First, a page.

Searching over 5,500,000 cases.


searching
Buy This Entire Record For $7.95

Download the entire decision to receive the complete text, official citation,
docket number, dissents and concurrences, and footnotes for this case.

Learn more about what you receive with purchase of this case.

Barr v. ST. Clair County Sheriff Dept.

United States District Court, S.D. Illinois

November 21, 2019

JOHN DYLAN BARR, #S16307, Plaintiff,
v.
ST. CLAIR COUNTY SHERIFF DEPT., JOHN DOE 1, JOHN DOE 2, JOHN DOE 3, and JOHN DOE 4, Defendants.

          MEMORANDUM & ORDER

          J. PHIL GILBERT UNITED STATES DISTRICT JUDGE

         Plaintiff John Dylan Barr, an inmate of the Illinois Department of Corrections (“IDOC”) who is currently incarcerated at Jacksonville Correctional Center, brings this civil rights action pursuant to 42 U.S.C. § 1983 for constitutional deprivations that occurred during his arrest by four unknown officers (John Doe 1-4) from St. Clair County Sheriff's Department in St. Louis, Missouri. (Doc. 1, pp. 1-12). He seeks monetary relief. (Id. at p. 9).

         The Complaint is now before the Court for preliminary review under 28 U.S.C. § 1915A, which requires the Court to screen prisoner Complaints and filter out non-meritorious claims. 28 U.S.C. § 1915A(a). Any portion of a complaint that is legally frivolous or malicious, fails to state a claim for relief, or requests money damages from an immune defendant must be dismissed. 28 U.S.C. § 1915A(b). At this juncture, the factual allegations are liberally construed. Rodriguez v. Plymouth Ambulance Serv., 577 F.3d 816, 821 (7th Cir. 2009).

         The Complaint

         In the Complaint, Plaintiff makes the following allegations: On or around February 9, 2018, Plaintiff was stopped and arrested by four unknown officers (John Doe 1-4) from St. Clair County Sheriff's Department as he walked out of St. Louis University Hospital in St. Louis, Missouri. (Doc. 1, pp. 7-8). He exited the hospital “of [his] own free will.” (Id. at p. 7). Even so, the officers (John Doe 1-4) forced him down at gunpoint and shot him with their taser guns. (Id.). After handcuffing him, the officers placed Plaintiff into a white Lexus and transported him to St. Clair County Jail as one officer beat him in the face. (Id.).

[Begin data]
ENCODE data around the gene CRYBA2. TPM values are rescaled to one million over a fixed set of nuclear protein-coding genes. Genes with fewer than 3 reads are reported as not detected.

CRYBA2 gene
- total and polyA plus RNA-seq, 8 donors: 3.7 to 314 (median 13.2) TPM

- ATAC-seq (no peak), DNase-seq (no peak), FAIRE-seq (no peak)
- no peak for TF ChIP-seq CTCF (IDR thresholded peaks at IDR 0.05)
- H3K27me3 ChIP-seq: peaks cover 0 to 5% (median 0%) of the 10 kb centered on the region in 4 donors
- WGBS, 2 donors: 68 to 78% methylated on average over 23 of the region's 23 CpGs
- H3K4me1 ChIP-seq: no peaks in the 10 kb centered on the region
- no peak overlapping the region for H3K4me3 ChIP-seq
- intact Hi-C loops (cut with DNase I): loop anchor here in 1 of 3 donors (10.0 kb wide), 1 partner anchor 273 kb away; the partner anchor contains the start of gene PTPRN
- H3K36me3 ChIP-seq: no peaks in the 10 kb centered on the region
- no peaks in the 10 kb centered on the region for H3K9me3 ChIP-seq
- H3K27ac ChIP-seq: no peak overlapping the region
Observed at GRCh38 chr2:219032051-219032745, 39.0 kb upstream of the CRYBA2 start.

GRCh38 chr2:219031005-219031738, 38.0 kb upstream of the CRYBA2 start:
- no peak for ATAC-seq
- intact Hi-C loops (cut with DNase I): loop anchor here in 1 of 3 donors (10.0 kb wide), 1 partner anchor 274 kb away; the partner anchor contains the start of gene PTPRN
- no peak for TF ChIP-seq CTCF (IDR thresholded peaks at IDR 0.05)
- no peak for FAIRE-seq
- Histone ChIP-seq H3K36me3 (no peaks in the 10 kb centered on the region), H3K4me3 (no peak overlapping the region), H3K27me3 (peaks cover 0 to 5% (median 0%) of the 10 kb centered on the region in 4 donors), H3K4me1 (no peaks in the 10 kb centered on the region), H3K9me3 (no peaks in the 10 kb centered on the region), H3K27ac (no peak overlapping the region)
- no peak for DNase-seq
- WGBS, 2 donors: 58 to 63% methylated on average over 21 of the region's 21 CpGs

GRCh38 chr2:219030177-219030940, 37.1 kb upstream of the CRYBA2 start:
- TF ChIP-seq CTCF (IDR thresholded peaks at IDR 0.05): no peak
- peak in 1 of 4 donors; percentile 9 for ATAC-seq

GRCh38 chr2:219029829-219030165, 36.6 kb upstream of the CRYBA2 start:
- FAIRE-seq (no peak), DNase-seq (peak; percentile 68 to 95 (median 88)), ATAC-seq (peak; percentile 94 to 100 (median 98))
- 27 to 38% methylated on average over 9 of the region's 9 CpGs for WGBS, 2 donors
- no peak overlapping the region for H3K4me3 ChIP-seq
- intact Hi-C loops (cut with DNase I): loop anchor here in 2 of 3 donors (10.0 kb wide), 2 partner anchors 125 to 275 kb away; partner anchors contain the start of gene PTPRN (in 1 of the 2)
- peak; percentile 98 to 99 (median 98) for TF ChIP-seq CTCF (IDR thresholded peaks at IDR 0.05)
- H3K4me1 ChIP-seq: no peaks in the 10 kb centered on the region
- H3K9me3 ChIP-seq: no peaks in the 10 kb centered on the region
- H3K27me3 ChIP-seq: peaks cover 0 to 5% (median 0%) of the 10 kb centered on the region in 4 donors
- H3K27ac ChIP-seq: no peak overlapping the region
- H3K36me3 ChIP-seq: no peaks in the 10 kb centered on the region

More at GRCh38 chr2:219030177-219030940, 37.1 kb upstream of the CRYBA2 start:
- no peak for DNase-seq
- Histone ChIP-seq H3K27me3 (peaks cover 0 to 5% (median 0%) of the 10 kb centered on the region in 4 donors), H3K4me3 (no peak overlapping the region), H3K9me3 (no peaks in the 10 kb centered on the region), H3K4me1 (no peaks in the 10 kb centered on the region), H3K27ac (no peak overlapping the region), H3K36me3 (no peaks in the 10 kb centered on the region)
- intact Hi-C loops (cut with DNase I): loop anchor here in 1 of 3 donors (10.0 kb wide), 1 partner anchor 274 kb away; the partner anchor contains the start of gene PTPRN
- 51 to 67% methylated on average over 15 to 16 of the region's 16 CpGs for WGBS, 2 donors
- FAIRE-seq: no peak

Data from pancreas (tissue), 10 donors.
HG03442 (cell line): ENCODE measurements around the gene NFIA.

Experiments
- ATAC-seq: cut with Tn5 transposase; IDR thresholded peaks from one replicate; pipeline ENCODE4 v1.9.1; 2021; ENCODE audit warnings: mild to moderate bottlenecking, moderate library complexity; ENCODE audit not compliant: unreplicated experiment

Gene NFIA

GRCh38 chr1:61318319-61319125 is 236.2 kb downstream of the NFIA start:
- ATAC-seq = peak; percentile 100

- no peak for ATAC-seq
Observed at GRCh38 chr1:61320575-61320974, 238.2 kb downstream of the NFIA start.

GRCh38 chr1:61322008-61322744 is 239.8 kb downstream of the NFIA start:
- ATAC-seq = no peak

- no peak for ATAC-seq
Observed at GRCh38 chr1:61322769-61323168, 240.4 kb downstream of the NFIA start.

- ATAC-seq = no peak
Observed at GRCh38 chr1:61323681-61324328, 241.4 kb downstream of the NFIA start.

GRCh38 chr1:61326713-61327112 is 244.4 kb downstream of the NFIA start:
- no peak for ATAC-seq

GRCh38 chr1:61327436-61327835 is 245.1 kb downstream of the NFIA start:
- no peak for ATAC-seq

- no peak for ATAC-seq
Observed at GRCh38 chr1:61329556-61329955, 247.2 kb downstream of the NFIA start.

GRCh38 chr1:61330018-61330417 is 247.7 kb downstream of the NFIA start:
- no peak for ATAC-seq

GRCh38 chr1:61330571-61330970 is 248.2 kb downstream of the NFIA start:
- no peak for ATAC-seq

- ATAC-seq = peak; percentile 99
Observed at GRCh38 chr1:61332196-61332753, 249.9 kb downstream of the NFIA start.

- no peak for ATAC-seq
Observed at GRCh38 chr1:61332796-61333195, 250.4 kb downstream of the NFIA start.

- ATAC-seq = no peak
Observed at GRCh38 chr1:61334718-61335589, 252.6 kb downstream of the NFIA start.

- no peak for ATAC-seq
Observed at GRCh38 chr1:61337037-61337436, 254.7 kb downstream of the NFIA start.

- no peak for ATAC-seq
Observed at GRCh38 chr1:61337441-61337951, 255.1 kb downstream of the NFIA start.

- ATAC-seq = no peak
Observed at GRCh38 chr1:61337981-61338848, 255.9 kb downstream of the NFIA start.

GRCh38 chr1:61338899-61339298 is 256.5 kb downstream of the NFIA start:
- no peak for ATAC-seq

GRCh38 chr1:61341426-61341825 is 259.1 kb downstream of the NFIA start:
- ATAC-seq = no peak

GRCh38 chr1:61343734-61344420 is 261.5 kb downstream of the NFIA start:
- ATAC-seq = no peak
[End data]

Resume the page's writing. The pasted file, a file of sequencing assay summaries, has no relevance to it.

At St. Clair County Jail, Plaintiff complained about numerous violations of his rights that occurred in connection with his arrest. (Id.). Officer Sims[1] and other unnamed booking officers informed Officers Doe 1-4 that they could not legally book Plaintiff into the facility. (Id.). Approximately three hours later, Plaintiff was transferred to St. Louis City Jail and forced to sign an unidentified “paper” that resulted in his detention there. (Id.). Plaintiff's mugshot allegedly depicts facial injuries he received during his arrest. (Id.). In the weeks that followed, Plaintiff suffered from untreated physical pain, post-traumatic stress disorder, loss of companionship, and loss of enjoyment of life. (Id. at pp. 7-8).

         Based on the allegations, the Court finds it convenient to organize the pro se Complaint into the following enumerated Counts:

Count 1: Fourth Amendment claim against Defendants for the unlawful arrest of Plaintiff on or around February 9, 2018.
Count 2: Fourth Amendment claim against Defendants for the unlawful use of force against Plaintiff during his arrest on or around February 9, 2018.
Count 3: Fourth Amendment claim against Defendants for denying Plaintiff adequate medical care and/or mental health treatment for the injuries he sustained during his arrest on or around February 9, 2018.

         The parties and the Court will use these designations in all future pleadings and orders, unless otherwise directed by a judicial officer of this Court. Any claim that is mentioned in the Complaint but not addressed herein is considered dismissed without prejudice as inadequately pled under Twombly.[2]

         Preliminary Dismissal

         St. Clair County Sheriff Department

         The St. Clair County Sheriff Department is not a “person” subject to suit under 42 U.S.C. § 1983. Plaintiff's designation of this defendant may represent an attempt to hold a municipality liable for his injuries. See Monell v. Dep't of Soc. Servs. of New York, 436 U.S. 658, 690, 694 (1978). However, municipal liability under § 1983 arises from the execution of a government policy or custom that causes a constitutional injury. Id. ...


Buy This Entire Record For $7.95

Download the entire decision to receive the complete text, official citation,
docket number, dissents and concurrences, and footnotes for this case.

Learn more about what you receive with purchase of this case.